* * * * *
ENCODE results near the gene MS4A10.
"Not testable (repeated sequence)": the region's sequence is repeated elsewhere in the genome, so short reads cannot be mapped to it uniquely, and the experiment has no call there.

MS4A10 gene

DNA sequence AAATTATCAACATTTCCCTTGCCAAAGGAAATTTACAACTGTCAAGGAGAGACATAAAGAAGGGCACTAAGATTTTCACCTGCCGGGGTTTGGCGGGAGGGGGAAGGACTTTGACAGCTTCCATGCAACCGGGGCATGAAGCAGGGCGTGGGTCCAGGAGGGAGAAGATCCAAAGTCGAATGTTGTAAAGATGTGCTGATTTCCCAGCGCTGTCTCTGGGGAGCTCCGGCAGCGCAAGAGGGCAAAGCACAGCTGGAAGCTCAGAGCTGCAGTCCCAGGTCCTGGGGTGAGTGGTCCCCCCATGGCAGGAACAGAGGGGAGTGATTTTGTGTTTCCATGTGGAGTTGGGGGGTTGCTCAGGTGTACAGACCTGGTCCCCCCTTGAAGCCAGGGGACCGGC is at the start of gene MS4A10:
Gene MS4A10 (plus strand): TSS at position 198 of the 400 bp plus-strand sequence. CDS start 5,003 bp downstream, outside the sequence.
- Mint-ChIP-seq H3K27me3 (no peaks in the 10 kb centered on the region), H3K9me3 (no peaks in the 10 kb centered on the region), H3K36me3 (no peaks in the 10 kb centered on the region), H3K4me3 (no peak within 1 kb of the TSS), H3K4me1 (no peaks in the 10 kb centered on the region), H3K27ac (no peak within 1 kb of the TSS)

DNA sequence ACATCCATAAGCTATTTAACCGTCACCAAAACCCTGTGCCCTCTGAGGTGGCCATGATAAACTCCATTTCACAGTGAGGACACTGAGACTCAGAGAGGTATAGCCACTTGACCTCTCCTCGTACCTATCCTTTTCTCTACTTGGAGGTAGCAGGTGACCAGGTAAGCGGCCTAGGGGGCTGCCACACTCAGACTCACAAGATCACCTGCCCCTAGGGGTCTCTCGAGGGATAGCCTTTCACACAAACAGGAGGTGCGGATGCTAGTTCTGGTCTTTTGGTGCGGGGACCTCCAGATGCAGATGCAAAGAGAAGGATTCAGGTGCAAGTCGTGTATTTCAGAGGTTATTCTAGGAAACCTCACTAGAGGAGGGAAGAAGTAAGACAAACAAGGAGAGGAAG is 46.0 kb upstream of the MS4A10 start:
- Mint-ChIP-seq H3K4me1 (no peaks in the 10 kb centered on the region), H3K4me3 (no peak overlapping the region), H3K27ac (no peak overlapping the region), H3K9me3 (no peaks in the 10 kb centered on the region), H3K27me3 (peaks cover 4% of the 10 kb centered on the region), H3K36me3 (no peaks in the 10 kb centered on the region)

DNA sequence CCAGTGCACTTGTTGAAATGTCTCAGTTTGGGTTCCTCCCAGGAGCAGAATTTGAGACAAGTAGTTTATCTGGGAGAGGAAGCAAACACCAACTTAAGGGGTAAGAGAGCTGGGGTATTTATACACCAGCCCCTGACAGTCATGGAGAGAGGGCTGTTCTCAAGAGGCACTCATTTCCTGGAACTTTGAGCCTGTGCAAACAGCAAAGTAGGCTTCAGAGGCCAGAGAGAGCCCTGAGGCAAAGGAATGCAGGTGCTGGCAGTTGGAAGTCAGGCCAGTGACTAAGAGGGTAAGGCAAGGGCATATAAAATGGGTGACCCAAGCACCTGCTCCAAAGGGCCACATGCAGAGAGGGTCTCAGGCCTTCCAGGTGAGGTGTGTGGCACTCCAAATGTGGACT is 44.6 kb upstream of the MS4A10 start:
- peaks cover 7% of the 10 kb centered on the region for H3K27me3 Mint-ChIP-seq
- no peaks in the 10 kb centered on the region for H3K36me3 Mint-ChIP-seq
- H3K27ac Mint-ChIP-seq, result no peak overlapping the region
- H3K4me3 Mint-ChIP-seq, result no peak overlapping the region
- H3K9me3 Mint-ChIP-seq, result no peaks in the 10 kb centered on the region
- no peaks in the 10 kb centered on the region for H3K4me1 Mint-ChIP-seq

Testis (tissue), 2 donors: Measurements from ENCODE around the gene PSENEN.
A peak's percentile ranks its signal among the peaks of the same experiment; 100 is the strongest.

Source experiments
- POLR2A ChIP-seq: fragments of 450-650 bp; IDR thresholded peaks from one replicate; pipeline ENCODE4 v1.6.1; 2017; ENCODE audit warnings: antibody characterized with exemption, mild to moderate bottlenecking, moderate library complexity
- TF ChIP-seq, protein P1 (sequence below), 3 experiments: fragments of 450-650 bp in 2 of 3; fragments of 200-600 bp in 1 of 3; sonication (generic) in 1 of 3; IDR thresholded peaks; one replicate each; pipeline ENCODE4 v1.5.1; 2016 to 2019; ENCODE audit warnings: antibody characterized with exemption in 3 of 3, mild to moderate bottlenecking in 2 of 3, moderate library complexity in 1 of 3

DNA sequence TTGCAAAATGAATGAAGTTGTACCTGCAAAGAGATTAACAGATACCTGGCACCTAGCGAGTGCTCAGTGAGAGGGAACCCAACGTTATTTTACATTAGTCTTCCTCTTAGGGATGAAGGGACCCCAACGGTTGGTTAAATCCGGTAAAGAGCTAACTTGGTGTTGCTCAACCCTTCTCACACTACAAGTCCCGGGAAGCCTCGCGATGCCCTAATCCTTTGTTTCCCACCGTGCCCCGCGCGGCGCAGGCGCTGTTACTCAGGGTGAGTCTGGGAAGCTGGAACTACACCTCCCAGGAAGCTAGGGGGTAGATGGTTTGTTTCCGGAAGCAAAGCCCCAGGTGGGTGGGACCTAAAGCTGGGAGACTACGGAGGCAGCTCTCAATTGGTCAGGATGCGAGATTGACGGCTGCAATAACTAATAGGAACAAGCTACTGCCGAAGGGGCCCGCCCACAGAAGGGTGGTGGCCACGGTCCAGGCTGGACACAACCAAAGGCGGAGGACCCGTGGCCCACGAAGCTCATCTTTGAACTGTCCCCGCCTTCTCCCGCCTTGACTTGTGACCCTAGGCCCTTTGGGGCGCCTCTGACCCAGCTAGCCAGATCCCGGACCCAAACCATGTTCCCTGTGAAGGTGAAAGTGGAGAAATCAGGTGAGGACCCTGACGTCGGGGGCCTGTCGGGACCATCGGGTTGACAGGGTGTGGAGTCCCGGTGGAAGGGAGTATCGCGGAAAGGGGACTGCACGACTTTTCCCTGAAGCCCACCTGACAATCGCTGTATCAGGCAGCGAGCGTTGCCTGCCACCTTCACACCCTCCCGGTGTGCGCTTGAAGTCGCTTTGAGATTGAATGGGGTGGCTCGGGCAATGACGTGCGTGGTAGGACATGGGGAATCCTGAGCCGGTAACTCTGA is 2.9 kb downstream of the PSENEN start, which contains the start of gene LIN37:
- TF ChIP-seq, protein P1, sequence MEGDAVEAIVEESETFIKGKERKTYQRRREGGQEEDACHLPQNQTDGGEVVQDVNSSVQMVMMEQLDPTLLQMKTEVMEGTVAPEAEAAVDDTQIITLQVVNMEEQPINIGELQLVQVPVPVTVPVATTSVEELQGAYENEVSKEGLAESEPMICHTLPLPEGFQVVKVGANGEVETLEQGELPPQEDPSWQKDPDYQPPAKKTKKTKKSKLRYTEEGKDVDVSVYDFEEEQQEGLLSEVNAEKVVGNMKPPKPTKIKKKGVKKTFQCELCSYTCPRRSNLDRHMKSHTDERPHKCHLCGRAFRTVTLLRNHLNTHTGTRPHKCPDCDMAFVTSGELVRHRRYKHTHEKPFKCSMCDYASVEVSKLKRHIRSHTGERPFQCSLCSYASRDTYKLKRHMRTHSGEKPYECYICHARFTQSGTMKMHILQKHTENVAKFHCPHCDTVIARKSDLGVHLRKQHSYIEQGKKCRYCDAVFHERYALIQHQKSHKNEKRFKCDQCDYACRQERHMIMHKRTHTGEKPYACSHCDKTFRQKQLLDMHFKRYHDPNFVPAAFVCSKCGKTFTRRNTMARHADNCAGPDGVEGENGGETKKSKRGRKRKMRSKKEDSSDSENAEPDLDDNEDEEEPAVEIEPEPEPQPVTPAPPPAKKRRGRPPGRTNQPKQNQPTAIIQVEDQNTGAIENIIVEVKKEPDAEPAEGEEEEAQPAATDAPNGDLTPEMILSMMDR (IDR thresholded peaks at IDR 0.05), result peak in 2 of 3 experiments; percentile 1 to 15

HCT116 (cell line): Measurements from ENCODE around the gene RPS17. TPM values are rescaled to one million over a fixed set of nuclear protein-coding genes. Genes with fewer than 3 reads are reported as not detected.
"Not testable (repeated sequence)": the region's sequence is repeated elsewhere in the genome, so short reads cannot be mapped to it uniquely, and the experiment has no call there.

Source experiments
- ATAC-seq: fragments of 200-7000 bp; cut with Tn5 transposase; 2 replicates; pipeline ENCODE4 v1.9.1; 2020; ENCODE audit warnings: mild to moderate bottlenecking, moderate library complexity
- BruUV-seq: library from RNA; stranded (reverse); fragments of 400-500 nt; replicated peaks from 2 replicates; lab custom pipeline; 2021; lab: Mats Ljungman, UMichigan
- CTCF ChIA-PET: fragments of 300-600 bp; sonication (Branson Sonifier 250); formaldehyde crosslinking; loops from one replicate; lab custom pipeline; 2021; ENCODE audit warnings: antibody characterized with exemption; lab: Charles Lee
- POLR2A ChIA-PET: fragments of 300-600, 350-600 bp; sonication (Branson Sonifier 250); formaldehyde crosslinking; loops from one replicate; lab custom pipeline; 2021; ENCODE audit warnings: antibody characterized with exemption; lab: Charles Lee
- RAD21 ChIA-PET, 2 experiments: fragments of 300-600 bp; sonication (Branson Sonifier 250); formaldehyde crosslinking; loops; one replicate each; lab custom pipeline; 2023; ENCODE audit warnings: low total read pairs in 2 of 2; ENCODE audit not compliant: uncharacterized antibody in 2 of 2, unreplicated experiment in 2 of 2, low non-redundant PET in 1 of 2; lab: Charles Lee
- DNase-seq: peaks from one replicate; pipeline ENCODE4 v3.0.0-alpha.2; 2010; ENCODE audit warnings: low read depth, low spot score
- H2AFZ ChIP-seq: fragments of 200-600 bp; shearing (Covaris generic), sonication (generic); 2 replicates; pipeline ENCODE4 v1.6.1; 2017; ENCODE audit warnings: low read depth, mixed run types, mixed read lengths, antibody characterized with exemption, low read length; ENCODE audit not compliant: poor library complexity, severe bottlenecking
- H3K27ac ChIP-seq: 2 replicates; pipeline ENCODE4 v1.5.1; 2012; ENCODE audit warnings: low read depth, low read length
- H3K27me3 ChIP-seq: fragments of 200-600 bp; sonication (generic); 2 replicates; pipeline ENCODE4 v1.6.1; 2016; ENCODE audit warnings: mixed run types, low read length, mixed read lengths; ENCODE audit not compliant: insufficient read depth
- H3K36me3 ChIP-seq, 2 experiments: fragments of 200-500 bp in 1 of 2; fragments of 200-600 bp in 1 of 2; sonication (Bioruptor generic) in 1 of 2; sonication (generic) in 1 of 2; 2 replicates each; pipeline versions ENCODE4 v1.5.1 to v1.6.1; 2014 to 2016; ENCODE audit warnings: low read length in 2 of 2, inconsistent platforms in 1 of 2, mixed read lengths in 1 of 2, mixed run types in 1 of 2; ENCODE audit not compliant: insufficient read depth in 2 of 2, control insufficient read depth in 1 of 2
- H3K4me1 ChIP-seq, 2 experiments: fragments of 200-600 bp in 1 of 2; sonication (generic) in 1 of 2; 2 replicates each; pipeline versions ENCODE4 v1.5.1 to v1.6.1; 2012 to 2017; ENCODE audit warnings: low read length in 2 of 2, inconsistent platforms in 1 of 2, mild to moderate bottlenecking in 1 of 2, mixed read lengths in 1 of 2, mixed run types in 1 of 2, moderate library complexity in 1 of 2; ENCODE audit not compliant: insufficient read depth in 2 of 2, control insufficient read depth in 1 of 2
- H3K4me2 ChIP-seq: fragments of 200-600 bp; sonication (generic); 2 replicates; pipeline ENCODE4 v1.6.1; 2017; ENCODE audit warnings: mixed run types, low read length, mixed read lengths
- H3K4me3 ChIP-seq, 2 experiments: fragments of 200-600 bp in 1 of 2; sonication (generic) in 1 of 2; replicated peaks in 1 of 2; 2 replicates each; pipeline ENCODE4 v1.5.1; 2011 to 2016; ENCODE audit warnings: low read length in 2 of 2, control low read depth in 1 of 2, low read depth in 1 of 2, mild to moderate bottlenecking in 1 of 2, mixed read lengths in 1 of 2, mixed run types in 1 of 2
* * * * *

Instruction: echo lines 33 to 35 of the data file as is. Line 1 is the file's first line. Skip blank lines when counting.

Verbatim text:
- H3K27ac ChIP-seq: 2 replicates; pipeline ENCODE4 v1.5.1; 2012; ENCODE audit warnings: low read depth, low read length
- H3K27me3 ChIP-seq: fragments of 200-600 bp; sonication (generic); 2 replicates; pipeline ENCODE4 v1.6.1; 2016; ENCODE audit warnings: mixed run types, low read length, mixed read lengths; ENCODE audit not compliant: insufficient read depth
- H3K36me3 ChIP-seq, 2 experiments: fragments of 200-500 bp in 1 of 2; fragments of 200-600 bp in 1 of 2; sonication (Bioruptor generic) in 1 of 2; sonication (generic) in 1 of 2; 2 replicates each; pipeline versions ENCODE4 v1.5.1 to v1.6.1; 2014 to 2016; ENCODE audit warnings: low read length in 2 of 2, inconsistent platforms in 1 of 2, mixed read lengths in 1 of 2, mixed run types in 1 of 2; ENCODE audit not compliant: insufficient read depth in 2 of 2, control insufficient read depth in 1 of 2